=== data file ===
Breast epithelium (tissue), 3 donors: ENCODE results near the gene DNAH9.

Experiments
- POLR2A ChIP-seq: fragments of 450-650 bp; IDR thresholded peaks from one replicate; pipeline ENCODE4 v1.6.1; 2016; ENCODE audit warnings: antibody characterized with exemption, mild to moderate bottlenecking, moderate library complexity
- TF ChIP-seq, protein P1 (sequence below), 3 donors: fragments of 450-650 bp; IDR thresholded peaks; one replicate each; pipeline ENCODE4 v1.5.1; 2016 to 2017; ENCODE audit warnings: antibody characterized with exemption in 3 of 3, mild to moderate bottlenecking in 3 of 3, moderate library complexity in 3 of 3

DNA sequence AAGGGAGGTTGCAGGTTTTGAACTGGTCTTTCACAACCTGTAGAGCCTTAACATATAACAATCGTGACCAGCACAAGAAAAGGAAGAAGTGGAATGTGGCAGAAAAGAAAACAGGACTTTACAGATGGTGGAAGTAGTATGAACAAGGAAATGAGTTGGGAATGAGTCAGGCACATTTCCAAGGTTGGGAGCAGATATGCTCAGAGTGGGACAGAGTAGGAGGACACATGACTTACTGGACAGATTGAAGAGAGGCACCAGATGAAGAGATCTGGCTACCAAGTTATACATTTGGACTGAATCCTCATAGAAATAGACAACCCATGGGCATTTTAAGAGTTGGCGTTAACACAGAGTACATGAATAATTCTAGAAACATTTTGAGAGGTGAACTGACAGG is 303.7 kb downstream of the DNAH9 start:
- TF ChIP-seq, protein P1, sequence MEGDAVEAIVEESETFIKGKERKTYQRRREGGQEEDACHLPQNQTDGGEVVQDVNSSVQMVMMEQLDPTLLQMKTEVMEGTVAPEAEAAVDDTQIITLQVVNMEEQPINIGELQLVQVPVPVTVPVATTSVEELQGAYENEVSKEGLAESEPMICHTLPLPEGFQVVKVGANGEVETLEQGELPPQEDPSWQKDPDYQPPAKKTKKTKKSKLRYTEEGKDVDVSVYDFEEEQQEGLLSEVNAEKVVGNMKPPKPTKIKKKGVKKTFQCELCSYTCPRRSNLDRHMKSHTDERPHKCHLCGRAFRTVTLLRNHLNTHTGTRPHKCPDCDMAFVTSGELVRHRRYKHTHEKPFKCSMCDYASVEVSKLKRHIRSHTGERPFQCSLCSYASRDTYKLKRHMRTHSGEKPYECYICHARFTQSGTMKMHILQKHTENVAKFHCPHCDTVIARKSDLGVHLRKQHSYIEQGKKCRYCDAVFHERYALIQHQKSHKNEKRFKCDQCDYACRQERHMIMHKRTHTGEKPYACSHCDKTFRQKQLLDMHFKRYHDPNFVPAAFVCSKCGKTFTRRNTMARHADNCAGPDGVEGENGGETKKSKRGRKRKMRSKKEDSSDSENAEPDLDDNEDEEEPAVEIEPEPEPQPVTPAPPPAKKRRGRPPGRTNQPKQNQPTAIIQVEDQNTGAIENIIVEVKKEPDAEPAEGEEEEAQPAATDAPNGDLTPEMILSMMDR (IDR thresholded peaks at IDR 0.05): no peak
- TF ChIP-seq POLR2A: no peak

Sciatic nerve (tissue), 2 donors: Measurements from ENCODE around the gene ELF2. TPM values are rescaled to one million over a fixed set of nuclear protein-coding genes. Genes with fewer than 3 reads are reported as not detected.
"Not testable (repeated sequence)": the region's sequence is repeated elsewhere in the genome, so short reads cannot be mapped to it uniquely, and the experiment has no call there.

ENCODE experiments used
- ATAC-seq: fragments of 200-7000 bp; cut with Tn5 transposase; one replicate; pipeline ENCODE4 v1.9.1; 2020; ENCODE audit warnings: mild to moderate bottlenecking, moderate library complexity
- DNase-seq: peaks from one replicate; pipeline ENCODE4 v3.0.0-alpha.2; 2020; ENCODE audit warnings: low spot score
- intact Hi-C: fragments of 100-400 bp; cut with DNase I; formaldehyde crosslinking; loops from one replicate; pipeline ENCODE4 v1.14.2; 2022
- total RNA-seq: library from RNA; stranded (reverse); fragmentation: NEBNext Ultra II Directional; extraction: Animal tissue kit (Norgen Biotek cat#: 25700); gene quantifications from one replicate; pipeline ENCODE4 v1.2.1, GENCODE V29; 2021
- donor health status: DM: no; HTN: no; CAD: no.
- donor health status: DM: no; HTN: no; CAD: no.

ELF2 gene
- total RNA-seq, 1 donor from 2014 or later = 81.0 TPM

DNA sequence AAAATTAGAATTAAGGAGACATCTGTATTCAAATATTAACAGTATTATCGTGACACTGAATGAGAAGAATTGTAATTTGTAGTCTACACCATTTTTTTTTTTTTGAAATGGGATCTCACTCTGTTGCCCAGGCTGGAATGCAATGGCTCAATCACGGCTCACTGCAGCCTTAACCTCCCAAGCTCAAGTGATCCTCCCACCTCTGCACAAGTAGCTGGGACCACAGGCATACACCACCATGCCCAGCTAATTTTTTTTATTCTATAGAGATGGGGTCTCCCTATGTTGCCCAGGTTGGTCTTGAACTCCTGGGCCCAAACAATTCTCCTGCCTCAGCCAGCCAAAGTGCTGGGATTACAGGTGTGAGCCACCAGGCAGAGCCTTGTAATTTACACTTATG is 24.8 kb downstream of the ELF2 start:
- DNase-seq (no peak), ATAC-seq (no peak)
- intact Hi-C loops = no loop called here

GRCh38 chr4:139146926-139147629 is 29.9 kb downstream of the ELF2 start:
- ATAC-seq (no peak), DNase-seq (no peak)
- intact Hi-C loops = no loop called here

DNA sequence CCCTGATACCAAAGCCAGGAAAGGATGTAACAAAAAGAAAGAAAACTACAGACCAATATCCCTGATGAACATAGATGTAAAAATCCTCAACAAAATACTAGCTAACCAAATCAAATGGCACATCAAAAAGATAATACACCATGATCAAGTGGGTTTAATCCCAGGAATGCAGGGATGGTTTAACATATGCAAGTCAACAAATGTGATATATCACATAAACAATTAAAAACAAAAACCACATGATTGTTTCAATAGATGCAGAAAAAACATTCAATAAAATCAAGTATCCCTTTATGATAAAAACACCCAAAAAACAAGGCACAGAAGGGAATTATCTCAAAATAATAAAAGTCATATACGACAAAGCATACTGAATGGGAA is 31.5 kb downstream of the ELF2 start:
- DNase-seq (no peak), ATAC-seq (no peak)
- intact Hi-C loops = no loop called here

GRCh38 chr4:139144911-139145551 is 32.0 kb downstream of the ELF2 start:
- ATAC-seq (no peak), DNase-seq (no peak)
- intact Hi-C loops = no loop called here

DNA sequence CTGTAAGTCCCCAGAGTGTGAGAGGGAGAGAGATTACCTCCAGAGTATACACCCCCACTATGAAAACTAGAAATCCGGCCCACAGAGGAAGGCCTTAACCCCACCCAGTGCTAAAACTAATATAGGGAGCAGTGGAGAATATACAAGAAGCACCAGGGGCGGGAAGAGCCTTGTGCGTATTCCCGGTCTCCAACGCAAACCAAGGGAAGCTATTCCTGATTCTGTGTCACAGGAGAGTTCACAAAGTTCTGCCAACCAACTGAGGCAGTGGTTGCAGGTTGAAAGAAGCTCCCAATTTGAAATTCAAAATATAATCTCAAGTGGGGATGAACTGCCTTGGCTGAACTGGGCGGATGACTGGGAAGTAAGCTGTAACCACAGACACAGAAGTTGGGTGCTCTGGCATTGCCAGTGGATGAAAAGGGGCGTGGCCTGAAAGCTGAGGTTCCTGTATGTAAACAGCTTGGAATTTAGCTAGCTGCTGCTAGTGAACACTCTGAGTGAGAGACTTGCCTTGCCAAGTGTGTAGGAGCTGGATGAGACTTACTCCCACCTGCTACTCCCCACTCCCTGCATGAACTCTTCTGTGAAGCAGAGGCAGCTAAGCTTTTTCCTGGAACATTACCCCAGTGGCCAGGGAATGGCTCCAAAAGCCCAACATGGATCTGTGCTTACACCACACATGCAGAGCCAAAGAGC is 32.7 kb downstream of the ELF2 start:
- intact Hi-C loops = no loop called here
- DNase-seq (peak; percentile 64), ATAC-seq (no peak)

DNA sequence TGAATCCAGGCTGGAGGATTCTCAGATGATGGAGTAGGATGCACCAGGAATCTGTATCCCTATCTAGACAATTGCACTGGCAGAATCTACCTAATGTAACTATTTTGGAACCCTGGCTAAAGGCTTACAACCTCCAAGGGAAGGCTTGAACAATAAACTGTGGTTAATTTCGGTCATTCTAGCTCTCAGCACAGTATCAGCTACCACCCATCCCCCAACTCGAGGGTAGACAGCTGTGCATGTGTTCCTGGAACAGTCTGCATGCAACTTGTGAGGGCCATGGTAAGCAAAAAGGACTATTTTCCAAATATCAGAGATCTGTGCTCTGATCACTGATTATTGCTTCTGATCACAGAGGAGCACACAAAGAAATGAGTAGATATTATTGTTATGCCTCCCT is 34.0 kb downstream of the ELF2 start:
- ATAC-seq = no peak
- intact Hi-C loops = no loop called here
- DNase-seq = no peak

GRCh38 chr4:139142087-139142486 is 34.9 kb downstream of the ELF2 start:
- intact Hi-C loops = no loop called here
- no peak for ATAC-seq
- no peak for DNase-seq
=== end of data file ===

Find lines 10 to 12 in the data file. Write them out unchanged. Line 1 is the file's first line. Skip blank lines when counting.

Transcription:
ENCODE experiments used
- ATAC-seq: fragments of 200-7000 bp; cut with Tn5 transposase; one replicate; pipeline ENCODE4 v1.9.1; 2020; ENCODE audit warnings: mild to moderate bottlenecking, moderate library complexity
- DNase-seq: peaks from one replicate; pipeline ENCODE4 v3.0.0-alpha.2; 2020; ENCODE audit warnings: low spot score